Complete investigation documents on wire-fraud case

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Washington County Sheriff
Sheriff Dale K. Schmidt, Washington County, WI
On June 23, 2016 the Washington County Sheriff’s Office began investigating a complaint of wire fraud involving county funds. The complaint centers around the County Treasurer, Jane Merten making two wire transfers of
county funds in the amounts of $48,560 and 39,200, to two different banks. Merten made the transfers
based on a series of emails she believed to be from County Administrator, Joshua Schoemann.
Merten believed Schoemann was requesting the funds to be transferred. In fact, Administrator Schoemann’s
email account was “spoofed.” An outside party, with criminal intent to steal funds, was able to send the emails to Merten so that when she received them, the sender email address was Schoemann’s.
Although the transactions were completed, $32,163.76 was returned to Washington County on September 15, 2016, through a “fraud recall” procedure conducted by Washington County’s bank. The investigation remains open with the intent to arrest those involved and seek restitution as would be done in any criminal case.
In most open investigations, the Sheriff’s Office will only publicly release basic information on a reported crime. This is done by balancing of the public’s right to access against the harm to the public’s interest in the event of disclosure.
Criminal investigations and prosecutions can be harmed if certain information is released prior to the charging process starting. In this case, however, I believe the balancing test has shifted to the public’s right of access, in part.
The following items make it appropriate to release more information:
•The case involves public funds.
•Several media stories on the case.
•Several requests from Washington County Board Supervisors for information.
•County Administration requests for information
•The pending vote of no confidence in the County Treasurer, by the County Board.
•The pending election for the County Treasurer’s Office.
At this time, with the consent of the District Attorney, and after consultation with the Lieutenant of Detectives, I have decided to release a portion of the investigative reports. Included are copies of the email correspondence less
important investigative information. Most of what appeared on the Treasurer’s screen is provided. (Please see below for further detailed information on the release and redaction of these investigative reports.)
Release and redaction information
In determining whether to release information, a balancing of the public’s right to access against the
harm to the public’s interest in the event of disclosure needs to be performed. Generally, the law
presumes that public records shall be open to the public. Nonetheless, the public’s right to access is not
absolute, and access may be declined or restricted when public interest in nondisclosure outweighs the
right to inspect.
Please be advised that this matter continues to be investigated by our agency, and consequently, limited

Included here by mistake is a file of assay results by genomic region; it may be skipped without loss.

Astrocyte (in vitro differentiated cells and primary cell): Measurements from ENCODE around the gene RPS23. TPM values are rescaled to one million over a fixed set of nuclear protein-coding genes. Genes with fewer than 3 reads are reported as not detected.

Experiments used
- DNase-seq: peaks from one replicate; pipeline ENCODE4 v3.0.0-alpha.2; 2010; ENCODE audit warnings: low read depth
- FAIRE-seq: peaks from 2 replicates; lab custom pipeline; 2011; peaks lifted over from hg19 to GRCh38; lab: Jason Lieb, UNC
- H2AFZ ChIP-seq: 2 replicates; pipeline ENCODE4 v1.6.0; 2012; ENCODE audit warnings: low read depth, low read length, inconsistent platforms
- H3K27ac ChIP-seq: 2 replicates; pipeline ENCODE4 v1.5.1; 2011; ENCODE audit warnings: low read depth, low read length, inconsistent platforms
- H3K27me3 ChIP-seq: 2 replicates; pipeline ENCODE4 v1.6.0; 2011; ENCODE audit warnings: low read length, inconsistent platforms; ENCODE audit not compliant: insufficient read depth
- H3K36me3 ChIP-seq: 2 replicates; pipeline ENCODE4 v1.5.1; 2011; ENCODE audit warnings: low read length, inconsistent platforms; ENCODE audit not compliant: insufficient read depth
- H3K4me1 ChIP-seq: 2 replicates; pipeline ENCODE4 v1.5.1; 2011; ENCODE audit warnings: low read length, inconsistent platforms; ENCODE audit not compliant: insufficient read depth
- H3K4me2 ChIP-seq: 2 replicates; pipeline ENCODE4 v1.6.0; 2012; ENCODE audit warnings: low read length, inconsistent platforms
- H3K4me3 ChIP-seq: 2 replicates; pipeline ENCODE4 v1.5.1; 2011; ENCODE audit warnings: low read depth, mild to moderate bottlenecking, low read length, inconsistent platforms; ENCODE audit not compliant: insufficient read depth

information can only be provided at this time. Section 19.35 (1)(am), Wis. Stats., clearly indicates that the right to inspect or copy a record does not apply to any record containing personally identifiable information that is collected or maintained in connection with a complaint, investigation or other circumstances that may lead to an enforcement action, administrative proceeding, arbitration proceeding, or court proceeding, or any such record that is collected or maintained in connection with such action or proceeding.
Because the nature of this criminal investigation involves public money, the Sheriff’s Office recognizes the need to be as open as possible. We have carefully contemplated what to publicly release in an effort to keep the public well informed while at the same time not compromise any subsequent investigative efforts.
The Sheriff’s Office is prepared to release portions of the initial reports and emails relating to this public funds fraud complaint. Upon review of this document, what we felt was confidential information, and weighed against the public’s right to know, was redacted. We are releasing what we feel is not confidential and will also not negatively impact future investigative efforts.
For example, financial institution account numbers, which are documented in both the narrative of the case and in emails, are exempt from disclosure under § 19.36 (13), Wis. Stats. This statute states that personally identifiable data that contains an individual’s account or customer number with a financial institution, shall not be disclosed. Courts have also recognized the privacy-related public-policy reasons supporting the nondisclosure of such information. The account numbers are also important to on-going investigative efforts.
The full thread of the emails are also not currently being released as the entire thread contains metadata that continues to be followed up on. This includes electronic routing information, IP address information and other data stored in an email about the email.
There are several areas of the reports that are blacked out (redacted) which contain names. Pursuant to the Federal Driver’s Privacy Protection Act (DPPA), we cannot provide a record with personal information of another party without that party’s permission. As a result, the personal information of subjects listed in the report has been redacted. Any requester has the right to inspect any record unless otherwise provided by law.
In the attached documents we removed last names, addresses and non-business phone numbers. In the interest of the public, first names have been left in the report for clarity to the reader.
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Comments
  1. Posted by Al Spaeth
    • Posted by Judy Steffes

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